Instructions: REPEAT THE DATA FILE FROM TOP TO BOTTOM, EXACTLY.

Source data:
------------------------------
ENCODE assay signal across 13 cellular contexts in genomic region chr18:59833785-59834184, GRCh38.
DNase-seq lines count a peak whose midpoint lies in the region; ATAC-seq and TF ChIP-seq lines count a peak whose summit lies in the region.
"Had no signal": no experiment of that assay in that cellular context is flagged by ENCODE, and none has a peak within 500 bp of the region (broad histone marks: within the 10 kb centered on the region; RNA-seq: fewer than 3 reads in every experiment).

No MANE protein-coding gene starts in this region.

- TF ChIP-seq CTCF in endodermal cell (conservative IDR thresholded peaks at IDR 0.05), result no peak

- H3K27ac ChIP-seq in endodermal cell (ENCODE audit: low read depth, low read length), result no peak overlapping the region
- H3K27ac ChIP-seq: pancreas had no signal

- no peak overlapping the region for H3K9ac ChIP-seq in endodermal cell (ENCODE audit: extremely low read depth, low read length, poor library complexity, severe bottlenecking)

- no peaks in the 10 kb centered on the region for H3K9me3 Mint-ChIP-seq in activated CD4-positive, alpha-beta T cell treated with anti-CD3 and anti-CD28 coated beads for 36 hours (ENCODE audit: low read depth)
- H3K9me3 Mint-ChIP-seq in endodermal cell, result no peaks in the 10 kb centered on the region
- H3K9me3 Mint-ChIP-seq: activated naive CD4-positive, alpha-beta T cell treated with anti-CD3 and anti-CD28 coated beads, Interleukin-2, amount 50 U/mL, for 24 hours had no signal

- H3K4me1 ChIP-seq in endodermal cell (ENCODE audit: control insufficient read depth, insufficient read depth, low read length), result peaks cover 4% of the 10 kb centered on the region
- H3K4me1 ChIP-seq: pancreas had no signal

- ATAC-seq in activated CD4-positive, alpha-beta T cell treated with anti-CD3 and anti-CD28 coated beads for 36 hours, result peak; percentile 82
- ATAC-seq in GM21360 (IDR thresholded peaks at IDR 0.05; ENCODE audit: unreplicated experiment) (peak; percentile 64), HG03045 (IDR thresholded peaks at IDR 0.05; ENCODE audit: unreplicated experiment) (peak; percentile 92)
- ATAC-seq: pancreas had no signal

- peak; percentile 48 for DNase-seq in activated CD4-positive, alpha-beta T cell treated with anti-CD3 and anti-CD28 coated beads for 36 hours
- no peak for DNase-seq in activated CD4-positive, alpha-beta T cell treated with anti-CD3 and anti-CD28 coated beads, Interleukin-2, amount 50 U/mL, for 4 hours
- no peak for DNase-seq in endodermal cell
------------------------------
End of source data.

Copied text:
ENCODE assay signal across 13 cellular contexts in genomic region chr18:59833785-59834184, GRCh38.
DNase-seq lines count a peak whose midpoint lies in the region; ATAC-seq and TF ChIP-seq lines count a peak whose summit lies in the region.
"Had no signal": no experiment of that assay in that cellular context is flagged by ENCODE, and none has a peak within 500 bp of the region (broad histone marks: within the 10 kb centered on the region; RNA-seq: fewer than 3 reads in every experiment).

No MANE protein-coding gene starts in this region.

- TF ChIP-seq CTCF in endodermal cell (conservative IDR thresholded peaks at IDR 0.05), result no peak

- H3K27ac ChIP-seq in endodermal cell (ENCODE audit: low read depth, low read length), result no peak overlapping the region
- H3K27ac ChIP-seq: pancreas had no signal

- no peak overlapping the region for H3K9ac ChIP-seq in endodermal cell (ENCODE audit: extremely low read depth, low read length, poor library complexity, severe bottlenecking)

- no peaks in the 10 kb centered on the region for H3K9me3 Mint-ChIP-seq in activated CD4-positive, alpha-beta T cell treated with anti-CD3 and anti-CD28 coated beads for 36 hours (ENCODE audit: low read depth)
- H3K9me3 Mint-ChIP-seq in endodermal cell, result no peaks in the 10 kb centered on the region
- H3K9me3 Mint-ChIP-seq: activated naive CD4-positive, alpha-beta T cell treated with anti-CD3 and anti-CD28 coated beads, Interleukin-2, amount 50 U/mL, for 24 hours had no signal

- H3K4me1 ChIP-seq in endodermal cell (ENCODE audit: control insufficient read depth, insufficient read depth, low read length), result peaks cover 4% of the 10 kb centered on the region
- H3K4me1 ChIP-seq: pancreas had no signal

- ATAC-seq in activated CD4-positive, alpha-beta T cell treated with anti-CD3 and anti-CD28 coated beads for 36 hours, result peak; percentile 82
- ATAC-seq in GM21360 (IDR thresholded peaks at IDR 0.05; ENCODE audit: unreplicated experiment) (peak; percentile 64), HG03045 (IDR thresholded peaks at IDR 0.05; ENCODE audit: unreplicated experiment) (peak; percentile 92)
- ATAC-seq: pancreas had no signal

- peak; percentile 48 for DNase-seq in activated CD4-positive, alpha-beta T cell treated with anti-CD3 and anti-CD28 coated beads for 36 hours
- no peak for DNase-seq in activated CD4-positive, alpha-beta T cell treated with anti-CD3 and anti-CD28 coated beads, Interleukin-2, amount 50 U/mL, for 4 hours
- no peak for DNase-seq in endodermal cell